What do you do when your life has, basically, gone to hell and you can’t talk about it with anyone because either they won’t believe you when you get down to the specifics, or because you feel compelled to protect the privacy of one of the people who is making your life hell?


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4 thoughts on “Life Is What Happens When You’re Making Other Plans

  1. Beth

    Maybe you’ve gotten as much out of your current therapeutic relationship as you can, and it would be helpful to find someone else who might have different strategies? At the very least a new therapist might have a new perspective on the situation. Is the therapist you have now someone who specializes in abuse? I’m certainly not an expert on the topic, but from Internet sources I gather ‘turn yourself into a doormat so that no conflict occurs’ is not a strategy that is going to result in a healthy dynamic with an abusive person, and you say yourself that it hasn’t.

    I have to admit that my knee-jerk response here is to urge you to explore the possibility of not being in contact with whomever is the person with the negative impact. I realize that you’re not stupid and that you must have already considered and rejected this option, but still… it’s hard for me not to think that the ‘then what?’ is to end your participation in this dynamic. At least for myself, it’s hard to imagine any amount of venting being enough if my central problem was regular interaction with someone who was actively trying to make my life hell and delighting in my pain. Unless the person is your dependent child or your literal prison guard, there are usually choices. So whatever’s making that unthinkable – rethink it? Maybe? And if this advice is hurtful in any way, I apologize. It’s just what I’ve got.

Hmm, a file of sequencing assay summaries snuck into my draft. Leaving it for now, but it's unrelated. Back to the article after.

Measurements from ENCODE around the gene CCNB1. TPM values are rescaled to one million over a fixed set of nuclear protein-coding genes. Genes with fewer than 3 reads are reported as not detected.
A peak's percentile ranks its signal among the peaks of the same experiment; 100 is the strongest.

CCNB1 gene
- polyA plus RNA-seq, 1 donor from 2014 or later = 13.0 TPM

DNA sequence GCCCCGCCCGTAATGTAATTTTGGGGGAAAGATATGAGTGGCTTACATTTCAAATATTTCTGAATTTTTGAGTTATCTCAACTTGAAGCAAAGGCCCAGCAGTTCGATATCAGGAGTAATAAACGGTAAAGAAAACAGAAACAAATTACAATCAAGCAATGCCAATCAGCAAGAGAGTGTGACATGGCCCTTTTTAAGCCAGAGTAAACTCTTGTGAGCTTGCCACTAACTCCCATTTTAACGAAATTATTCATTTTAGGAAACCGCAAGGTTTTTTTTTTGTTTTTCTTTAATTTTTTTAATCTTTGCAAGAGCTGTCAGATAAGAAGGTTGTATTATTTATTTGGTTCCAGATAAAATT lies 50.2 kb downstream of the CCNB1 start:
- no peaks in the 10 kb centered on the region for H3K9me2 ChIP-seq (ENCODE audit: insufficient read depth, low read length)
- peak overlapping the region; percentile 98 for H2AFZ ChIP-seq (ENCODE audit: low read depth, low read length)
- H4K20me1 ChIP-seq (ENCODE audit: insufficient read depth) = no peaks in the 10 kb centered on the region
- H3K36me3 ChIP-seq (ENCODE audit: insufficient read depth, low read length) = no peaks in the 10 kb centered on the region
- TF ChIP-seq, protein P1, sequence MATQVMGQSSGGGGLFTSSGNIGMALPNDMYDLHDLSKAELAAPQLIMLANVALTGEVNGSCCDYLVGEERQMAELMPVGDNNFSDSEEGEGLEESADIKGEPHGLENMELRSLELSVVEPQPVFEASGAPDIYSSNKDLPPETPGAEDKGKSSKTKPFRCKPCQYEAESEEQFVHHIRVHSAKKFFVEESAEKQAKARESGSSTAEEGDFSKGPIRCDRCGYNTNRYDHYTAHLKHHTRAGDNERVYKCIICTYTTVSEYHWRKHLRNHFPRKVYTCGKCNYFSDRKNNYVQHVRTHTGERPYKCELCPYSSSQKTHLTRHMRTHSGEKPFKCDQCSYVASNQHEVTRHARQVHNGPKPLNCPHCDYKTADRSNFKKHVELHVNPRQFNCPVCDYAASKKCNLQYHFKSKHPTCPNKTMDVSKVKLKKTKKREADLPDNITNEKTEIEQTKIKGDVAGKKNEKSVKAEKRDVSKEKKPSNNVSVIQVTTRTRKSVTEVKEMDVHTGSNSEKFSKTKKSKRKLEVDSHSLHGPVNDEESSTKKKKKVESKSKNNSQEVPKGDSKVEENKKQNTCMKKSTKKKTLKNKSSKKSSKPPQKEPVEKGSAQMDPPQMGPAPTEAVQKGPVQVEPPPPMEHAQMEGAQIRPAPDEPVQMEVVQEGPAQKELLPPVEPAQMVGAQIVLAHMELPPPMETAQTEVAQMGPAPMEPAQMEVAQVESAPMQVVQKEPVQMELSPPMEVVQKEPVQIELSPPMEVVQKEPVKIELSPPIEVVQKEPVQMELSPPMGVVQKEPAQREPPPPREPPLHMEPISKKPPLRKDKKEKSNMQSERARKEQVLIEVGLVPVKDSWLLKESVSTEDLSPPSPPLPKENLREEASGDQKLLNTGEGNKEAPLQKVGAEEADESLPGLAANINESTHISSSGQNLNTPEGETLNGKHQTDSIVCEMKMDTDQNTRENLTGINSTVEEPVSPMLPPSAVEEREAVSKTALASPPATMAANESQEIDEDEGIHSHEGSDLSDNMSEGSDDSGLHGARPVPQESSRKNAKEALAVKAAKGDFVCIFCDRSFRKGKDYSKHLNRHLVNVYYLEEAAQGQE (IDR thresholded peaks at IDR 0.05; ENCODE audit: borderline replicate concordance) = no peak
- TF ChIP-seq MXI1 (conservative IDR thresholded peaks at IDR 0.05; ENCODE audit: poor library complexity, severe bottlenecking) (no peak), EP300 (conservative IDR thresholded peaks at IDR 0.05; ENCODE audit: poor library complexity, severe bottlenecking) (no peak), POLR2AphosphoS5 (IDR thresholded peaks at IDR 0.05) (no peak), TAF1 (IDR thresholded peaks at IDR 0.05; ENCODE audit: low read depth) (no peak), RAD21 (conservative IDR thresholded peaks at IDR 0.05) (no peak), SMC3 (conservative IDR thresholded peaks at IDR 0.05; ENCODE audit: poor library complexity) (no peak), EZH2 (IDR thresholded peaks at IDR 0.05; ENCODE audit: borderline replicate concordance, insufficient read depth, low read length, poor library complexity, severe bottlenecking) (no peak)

I hope really, really hard that whatever path you take, things get better for you soon.

  2. Maggie (aka Curvedyelofruit)

    I wish I could tell you the answer. But I, of course, don’t have the answer. Please know I am sorry and that I am thinking of you.

  3. Miala

    I second most of what Beth says, although it sounds like your therapy problem is that you aren’t going much right now? If you can’t remove yourself from the relationship and if therapy helps you cope, try to make it a priority! I had an boss from hell last year (previously I thought this kind of thing only happened in movies). Thankfully, I had the support of colleagues who also worked for her and knew she was crazy, and a great therapist who could hold onto the reality that I’m not an incompetent idiot.

  4. Mary Cuyler

    Yep, try therapy again, perhaps with a different therapist. My experience with a perfectly competent therapist after a slap-up-the-side-of-my-head surprise depressive episode last year left me feeling better, but also feeling that we didn’t really solve the problem. The sessions ended more because I was better and going to be traveling, rather than feeling that I had gotten to the bottom of the problem. After my TGA last month (when I felt that I was slipping way down there again), I started with someone else who is really working with me to solve the issues. I’m very glad that I decided to try again. So the first and last paragraph with those particular questions? Ask your therapist and see if you can get some help and relief. You deserve to feel better. We all deserve to feel happy, and it’s obvious that you aren’t.
    Wishing you better days…